This scaling work is clearly paying off. Nadella said that “… in the latest top 500 list of the world’s supercomputers, Azure was the most powerful supercomputer in the public cloud, and third, all up...”
Azure AI Studio is the toolset that Microsoft provides to help you build, customize, train, evaluate and deploy the latest next generation AI models. It also includes built in safety tooling. Responsible AI is a key focus for Microsoft, and this was reflected in many Ignite sessions.
Copilot Studio was another announced tool that builds on the low-code capabilities of the Power Platform to allow business users the ability to extend and enhance Copilot capabilities. (Power Virtual Agents was transformed into Copilot Studio.)
Teams: The Hub Where Work Gets Done With AI
Based on the high-level Coplilot, Teams-specific implementation we see already, plus other foundational technology announcements made at Ignite 2023, Teams is likely to evolve in three primary directions over the next several years:
- Teams will be the communication and collaboration portal. This will include Teams supporting all types of synchronous calls, meetings, webinars, chats, conferences, virtual and augmented reality experiences. This will also include supporting an increasing format of asynchronous interactions including text messaging, co-edited Loop components, video messaging, co-edited documents, and immersive spaces, where we can explore and manipulate the environment at different times.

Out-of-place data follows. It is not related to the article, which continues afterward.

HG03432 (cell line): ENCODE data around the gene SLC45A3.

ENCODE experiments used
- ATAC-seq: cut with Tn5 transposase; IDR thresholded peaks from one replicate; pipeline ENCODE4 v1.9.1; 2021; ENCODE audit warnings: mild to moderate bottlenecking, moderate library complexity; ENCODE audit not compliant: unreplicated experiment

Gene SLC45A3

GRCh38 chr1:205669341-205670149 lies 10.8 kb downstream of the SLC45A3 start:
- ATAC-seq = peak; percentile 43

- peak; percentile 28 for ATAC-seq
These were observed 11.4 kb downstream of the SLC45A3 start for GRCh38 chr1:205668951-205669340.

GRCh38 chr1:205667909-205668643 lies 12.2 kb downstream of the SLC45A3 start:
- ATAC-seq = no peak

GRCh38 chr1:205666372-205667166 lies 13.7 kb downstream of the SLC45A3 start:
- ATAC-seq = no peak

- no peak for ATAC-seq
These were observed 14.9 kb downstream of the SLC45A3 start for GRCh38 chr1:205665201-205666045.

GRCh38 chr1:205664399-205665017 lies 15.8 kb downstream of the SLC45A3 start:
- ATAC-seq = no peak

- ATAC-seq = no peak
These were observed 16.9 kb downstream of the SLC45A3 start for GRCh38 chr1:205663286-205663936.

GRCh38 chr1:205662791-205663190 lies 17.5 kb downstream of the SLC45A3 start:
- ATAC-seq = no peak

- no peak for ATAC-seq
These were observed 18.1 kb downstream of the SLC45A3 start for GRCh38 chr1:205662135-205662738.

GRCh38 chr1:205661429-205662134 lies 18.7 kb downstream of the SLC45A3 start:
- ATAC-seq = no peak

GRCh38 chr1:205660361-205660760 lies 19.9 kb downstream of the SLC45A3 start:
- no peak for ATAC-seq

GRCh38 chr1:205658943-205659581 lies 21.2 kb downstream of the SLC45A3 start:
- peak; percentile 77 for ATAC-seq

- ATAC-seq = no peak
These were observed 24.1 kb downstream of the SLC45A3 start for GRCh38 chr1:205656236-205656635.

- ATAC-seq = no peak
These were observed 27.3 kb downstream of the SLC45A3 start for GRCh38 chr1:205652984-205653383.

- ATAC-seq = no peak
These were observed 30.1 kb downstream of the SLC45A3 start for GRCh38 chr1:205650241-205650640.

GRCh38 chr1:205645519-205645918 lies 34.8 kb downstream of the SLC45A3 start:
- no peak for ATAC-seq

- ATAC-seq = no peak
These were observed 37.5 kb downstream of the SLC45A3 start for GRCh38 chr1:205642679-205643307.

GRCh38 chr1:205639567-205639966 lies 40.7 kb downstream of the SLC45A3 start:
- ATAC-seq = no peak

Expect to launch Outlook, Word, Excel, or PowerPoint directly less and less, and ultimately never. Expect many third-party applications, including some current competitors, to allow their unique capabilities to be subsumed into Teams.
- Whether via text or voice, almost every interaction with Teams will provide an option for a Copilot AI assistant to help. An increasing number of interactions with Copilot will be proactive versus reactive; Copilot will be reminding you (or asking you questions) versus waiting for you to “prompt”.
With Teams being the primary portal, Teams will become the launchpad for describing what you need. The boundaries between applications will blur (akin, but more powerfully, to how Loop is both an application and components). Third-party applications and their branding will get “swallowed up” by Copilot AI. AI favors a consolidated, centralized data and application model.
- Increasingly, organization-specific workflows and knowledge will be surfaced through Teams. Pro devs will use Microsoft Fabric, Azure AI Studio, and Visual Studio to create new AI models and applications that leverage these models and “plug into” Teams. Citizen developers will leverage Copilot Studio to allow Copilot to access unique datasets and provide domain-specific answers and advice.
Generative AI such as Copilot is new and changing quickly. Some of the features demonstrated at Ignite are available today and some are aspirational. Some of the demos were live and some were “mock ups.”.
Copilot will improve and change Teams and has the potential to unlock a measurable increase in both user productivity and user satisfaction. Now is a great time to educate yourself and to experiment.
At Enterprise Connect 2024, I’ll be leading the session, “Microsoft Teams Copilot: Is It Ready for Your Enterprise (And Are You Ready for It)?” on Monday, March 25, at 9 a.m. and I’ll be co-presenting with Omdia’s Brent Kelley, “Navigating the LLM Landscape in UCaaS: Understanding and Leveraging AI-Powered Features,” on Wednesday, March 27, at 2 p.m.